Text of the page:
“Scrooged” puts a Little Love into Christmas

The next Yuletide Christmas movie we’ll be covering is “Scrooged”, the 1988 retelling of the classic Charles Dickens novel, “A Christmas Carol”. We all know the basic plot: cold-hearted miser who abhors Christmas is shown the error of his ways by three ghosts, and redeems himself. This flick follows this formula to a tee, but updates it to a TV news station in the 1980’s.

Bill Murray stars in the Ebenezer Scrooge role of Frank Cross, a perpetually grumpy TV executive who will stop at nothing to ensure that his network gets the highest ratings. He plots to make all of his workers slave away on Christmas Eve by staging a live adaptation of “A Christmas Carol”. As Cross’ own memories of Christmas was less than fond, he takes his anger and bitterness out on his long-suffering assistant Grace (Alfre Goodard), and has alienated himself from his only brother, James (played by Murray’s own brother, John). When one of his employees, Elliot (Bobcat Goldthwait) poses an objection towards one of Cross’ promos for the network, he’s callously fired.

All of this leads into a very clear parallel of Dicken’s tale, especially when Cross is accosted by his old boss, Lew Hayward (John Forsythe), who warns him of the impending visit of three ghosts. There’s demonic cab driver, Ghost of Christmas Past (David Johanson), the nymph Ghost of Christmas Present (Carol Kane), and the Grim Reaper-like Ghost of Christmas Yet to Come. Through these encounters, Cross second handly witnesses the events that transpired to convert him into the man he is at present, the miserable lives of James, Elliot and Grace thanks to his influence, and the loss of his former love, Claire (Karen Allen). Will this be enough to make Cross see the light?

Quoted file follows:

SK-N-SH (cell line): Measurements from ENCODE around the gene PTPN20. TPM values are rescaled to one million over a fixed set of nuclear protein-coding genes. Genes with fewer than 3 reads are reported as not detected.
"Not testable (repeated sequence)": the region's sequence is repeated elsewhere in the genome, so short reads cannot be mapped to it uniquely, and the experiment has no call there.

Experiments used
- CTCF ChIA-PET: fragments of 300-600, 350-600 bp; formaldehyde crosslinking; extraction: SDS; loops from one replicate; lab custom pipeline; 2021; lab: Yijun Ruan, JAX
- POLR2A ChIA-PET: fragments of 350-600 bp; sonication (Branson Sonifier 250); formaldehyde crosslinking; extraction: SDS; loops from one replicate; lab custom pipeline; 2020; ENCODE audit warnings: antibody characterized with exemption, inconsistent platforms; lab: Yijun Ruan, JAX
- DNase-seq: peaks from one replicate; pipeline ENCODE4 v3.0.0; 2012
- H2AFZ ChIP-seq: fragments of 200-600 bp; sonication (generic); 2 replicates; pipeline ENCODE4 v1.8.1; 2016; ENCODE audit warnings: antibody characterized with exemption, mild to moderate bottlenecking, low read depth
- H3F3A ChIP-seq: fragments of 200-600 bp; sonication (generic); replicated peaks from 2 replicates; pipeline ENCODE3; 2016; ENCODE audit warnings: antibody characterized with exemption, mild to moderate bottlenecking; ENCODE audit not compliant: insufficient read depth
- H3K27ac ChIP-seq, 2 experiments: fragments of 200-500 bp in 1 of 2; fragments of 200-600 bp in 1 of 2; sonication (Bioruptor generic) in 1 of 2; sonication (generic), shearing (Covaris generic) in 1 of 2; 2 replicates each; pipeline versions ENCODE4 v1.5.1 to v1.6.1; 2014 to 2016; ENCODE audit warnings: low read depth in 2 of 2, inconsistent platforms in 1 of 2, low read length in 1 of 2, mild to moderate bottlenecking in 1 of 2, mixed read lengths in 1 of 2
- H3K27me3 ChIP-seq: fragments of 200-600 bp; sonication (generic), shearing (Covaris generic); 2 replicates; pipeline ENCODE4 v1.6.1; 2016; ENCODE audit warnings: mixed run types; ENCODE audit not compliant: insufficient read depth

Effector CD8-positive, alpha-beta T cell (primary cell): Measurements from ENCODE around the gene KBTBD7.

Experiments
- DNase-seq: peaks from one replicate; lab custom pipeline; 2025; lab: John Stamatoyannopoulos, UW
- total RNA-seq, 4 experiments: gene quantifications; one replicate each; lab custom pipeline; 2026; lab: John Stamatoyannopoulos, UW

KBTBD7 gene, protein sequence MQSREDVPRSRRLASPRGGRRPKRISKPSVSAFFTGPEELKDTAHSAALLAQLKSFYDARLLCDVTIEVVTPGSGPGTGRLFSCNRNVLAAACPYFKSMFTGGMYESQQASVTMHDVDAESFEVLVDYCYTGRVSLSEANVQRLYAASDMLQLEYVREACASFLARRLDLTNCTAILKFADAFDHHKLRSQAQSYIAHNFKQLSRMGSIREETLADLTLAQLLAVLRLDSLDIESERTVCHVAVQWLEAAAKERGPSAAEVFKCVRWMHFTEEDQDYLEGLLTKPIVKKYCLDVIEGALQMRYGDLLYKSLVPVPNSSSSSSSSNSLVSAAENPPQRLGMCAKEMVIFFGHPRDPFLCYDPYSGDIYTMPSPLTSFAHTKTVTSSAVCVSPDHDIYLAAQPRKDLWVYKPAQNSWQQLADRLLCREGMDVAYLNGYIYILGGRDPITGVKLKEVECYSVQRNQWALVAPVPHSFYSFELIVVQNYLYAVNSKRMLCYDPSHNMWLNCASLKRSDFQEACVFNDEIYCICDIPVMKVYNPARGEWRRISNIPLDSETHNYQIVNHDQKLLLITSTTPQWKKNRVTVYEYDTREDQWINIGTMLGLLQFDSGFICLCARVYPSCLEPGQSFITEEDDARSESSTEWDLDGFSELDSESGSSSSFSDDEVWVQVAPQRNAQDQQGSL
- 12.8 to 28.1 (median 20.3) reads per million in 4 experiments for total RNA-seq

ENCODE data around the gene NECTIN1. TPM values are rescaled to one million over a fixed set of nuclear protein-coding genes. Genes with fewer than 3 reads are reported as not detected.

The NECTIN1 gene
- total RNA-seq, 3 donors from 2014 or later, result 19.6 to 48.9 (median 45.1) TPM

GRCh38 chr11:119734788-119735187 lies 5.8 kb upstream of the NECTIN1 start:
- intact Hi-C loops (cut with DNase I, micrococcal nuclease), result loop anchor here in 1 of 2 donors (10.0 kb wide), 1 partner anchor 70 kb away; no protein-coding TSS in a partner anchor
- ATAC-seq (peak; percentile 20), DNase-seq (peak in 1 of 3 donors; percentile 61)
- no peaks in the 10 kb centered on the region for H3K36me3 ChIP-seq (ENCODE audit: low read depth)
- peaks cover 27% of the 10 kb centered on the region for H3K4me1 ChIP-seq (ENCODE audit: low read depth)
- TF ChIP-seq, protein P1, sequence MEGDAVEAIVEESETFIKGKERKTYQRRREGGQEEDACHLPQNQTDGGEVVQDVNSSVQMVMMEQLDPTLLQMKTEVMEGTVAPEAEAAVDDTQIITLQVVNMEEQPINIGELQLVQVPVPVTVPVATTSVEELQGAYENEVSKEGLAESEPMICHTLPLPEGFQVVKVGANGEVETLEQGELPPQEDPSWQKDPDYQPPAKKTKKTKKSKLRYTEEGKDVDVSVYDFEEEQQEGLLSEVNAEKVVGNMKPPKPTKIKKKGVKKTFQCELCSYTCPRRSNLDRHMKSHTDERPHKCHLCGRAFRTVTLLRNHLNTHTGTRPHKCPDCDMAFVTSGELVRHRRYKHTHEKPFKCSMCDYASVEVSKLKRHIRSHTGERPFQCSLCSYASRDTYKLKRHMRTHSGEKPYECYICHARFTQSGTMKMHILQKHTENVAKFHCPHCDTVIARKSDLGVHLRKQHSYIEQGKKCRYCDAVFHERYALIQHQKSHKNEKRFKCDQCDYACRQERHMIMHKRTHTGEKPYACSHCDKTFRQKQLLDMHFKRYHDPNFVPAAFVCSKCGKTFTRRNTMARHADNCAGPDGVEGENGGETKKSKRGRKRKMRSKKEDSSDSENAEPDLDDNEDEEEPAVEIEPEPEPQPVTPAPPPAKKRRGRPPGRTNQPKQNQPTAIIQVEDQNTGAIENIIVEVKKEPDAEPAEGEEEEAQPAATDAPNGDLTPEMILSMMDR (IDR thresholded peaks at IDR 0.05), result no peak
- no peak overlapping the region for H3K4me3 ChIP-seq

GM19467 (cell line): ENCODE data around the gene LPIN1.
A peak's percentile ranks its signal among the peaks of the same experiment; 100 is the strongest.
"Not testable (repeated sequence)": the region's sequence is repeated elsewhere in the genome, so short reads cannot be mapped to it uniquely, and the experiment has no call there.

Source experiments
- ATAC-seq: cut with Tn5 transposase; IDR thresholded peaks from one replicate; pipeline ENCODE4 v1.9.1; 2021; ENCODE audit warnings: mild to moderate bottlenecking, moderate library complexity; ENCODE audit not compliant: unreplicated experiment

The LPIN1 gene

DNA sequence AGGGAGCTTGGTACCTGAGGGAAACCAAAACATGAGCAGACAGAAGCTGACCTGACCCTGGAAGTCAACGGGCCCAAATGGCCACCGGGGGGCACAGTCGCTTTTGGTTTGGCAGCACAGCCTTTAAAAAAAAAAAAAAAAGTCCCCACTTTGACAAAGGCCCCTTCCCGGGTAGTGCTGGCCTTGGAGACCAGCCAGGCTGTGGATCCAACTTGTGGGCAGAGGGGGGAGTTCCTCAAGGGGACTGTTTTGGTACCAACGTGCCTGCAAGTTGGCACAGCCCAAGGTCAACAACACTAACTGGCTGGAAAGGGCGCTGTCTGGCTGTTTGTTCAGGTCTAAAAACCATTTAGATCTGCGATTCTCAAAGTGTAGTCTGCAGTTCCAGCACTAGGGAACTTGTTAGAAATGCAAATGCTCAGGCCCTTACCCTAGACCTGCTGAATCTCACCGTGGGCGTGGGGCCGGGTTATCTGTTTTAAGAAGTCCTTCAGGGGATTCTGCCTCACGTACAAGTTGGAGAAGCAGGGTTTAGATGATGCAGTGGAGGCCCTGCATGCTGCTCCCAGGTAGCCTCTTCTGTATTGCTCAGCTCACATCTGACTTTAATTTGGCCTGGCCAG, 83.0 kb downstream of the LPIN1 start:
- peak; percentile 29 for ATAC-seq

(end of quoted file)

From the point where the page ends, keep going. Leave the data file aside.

The main reason I love this flick is because of Bill Murray’s conviction in the lead role. Similar to his character in “Groundhog Day”, Murray’s Cross undergoes a transformation from a selfish egotistic to a more civil individual. However, there are some moments which seemed contrived and false, such as the one where Cross gatecrashes the taping of “A Christmas Carol” to recite a monologue of what he’s learned due to his exploits. To me, this speech, while intended to be heart-warming and touching, instead seems forced. Granted, Murray does what he can in that scene to make it believable, but it still falls flat. Likewise, almost all of Cross’ interactions with the Ghost of Christmas Present involve her beating him up, which didn’t seem necessary at all. (It’s worth reporting that Carol Kane hated having to rough Murray up in their scenes together).

On the other hand, the plot is a unique retelling of a classic Christmas plot. I liked how it wasn’t a direct retelling of the tale everyone’s heard almost umpteen times, but placed its own unique spin on things. Some performances which stood out significantly to me were Alfre Goodard as the put-upon assistant, and Karen Allen as the sweet idealistic Claire.

In summation, “Scrooged” achieves two and a half stars out of five from me.  It’s worth watching for a different interpretation to “A Christmas Carol”, as well as hearing the Annie Lennox and Al Green cover of “Put a little love in your heart”. God bless us, everyone!



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I am a lover of books, 80's movies and simply acting of any kind! My blog is mainly about sharing my enjoyment of these interests with people with similar pastimes.

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